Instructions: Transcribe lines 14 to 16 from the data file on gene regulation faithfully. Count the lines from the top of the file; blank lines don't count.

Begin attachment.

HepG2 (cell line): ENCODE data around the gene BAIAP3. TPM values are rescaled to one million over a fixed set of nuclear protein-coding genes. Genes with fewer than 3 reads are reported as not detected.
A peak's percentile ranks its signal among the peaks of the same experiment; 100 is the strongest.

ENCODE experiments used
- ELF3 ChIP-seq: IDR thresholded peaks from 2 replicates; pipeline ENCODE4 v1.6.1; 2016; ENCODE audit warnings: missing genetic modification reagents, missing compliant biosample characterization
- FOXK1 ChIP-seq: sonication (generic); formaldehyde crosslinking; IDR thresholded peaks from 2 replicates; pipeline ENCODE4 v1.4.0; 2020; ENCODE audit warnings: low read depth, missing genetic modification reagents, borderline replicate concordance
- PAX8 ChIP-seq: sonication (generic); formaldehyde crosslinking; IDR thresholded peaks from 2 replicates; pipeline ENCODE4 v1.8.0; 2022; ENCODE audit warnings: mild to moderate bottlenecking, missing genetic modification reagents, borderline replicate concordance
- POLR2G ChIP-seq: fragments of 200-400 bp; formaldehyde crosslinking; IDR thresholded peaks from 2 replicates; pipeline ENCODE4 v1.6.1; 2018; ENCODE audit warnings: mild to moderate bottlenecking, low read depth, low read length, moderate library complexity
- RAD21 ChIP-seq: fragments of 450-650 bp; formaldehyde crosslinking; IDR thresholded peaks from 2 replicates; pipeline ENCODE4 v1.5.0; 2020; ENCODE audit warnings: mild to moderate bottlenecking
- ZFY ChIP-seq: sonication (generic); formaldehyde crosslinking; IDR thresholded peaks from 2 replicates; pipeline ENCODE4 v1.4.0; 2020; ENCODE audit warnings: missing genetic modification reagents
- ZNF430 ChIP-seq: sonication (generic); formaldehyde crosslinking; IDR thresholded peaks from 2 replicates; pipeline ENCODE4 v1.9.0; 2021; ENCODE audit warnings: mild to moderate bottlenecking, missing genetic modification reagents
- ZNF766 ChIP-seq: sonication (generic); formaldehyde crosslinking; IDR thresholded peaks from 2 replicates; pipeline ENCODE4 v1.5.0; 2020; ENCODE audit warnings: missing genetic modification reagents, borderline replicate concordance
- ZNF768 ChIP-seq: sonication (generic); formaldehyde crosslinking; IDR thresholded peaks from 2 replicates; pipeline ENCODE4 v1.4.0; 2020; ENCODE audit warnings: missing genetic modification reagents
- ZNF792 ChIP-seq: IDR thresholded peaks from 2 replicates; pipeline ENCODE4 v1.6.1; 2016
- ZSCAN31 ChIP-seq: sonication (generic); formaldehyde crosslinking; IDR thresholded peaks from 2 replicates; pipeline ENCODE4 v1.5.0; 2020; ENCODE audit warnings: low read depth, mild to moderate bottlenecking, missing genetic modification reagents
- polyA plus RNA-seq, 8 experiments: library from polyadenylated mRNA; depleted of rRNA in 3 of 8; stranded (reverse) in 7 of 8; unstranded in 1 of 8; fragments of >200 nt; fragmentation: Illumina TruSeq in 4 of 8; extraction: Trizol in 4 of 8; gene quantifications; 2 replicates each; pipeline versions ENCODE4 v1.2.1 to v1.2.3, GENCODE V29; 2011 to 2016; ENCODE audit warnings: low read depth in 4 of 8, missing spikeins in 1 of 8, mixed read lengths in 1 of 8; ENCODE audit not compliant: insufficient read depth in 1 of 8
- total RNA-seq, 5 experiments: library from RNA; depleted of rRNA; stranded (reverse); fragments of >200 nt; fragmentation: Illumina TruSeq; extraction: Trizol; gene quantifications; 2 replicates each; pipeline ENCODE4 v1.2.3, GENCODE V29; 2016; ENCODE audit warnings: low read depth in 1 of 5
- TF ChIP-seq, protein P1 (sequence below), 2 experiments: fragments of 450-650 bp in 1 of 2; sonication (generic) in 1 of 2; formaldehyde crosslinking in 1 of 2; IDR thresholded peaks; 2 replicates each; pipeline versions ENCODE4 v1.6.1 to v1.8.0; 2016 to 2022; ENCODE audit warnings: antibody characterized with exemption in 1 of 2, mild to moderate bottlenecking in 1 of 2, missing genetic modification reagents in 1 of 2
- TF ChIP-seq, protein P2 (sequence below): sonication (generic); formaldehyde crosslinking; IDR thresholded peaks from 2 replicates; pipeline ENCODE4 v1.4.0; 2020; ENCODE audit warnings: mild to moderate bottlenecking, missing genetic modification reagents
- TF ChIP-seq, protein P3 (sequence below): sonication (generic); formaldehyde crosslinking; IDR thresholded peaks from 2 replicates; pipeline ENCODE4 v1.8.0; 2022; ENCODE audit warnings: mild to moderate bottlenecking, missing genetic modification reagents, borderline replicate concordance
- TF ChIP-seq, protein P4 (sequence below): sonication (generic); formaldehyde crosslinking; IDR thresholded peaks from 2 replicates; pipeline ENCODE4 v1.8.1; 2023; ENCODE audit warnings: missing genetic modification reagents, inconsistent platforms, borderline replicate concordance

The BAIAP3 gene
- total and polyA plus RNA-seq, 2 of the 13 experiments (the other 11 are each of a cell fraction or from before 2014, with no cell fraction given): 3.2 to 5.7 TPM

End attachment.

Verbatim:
- ZSCAN31 ChIP-seq: sonication (generic); formaldehyde crosslinking; IDR thresholded peaks from 2 replicates; pipeline ENCODE4 v1.5.0; 2020; ENCODE audit warnings: low read depth, mild to moderate bottlenecking, missing genetic modification reagents
- polyA plus RNA-seq, 8 experiments: library from polyadenylated mRNA; depleted of rRNA in 3 of 8; stranded (reverse) in 7 of 8; unstranded in 1 of 8; fragments of >200 nt; fragmentation: Illumina TruSeq in 4 of 8; extraction: Trizol in 4 of 8; gene quantifications; 2 replicates each; pipeline versions ENCODE4 v1.2.1 to v1.2.3, GENCODE V29; 2011 to 2016; ENCODE audit warnings: low read depth in 4 of 8, missing spikeins in 1 of 8, mixed read lengths in 1 of 8; ENCODE audit not compliant: insufficient read depth in 1 of 8
- total RNA-seq, 5 experiments: library from RNA; depleted of rRNA; stranded (reverse); fragments of >200 nt; fragmentation: Illumina TruSeq; extraction: Trizol; gene quantifications; 2 replicates each; pipeline ENCODE4 v1.2.3, GENCODE V29; 2016; ENCODE audit warnings: low read depth in 1 of 5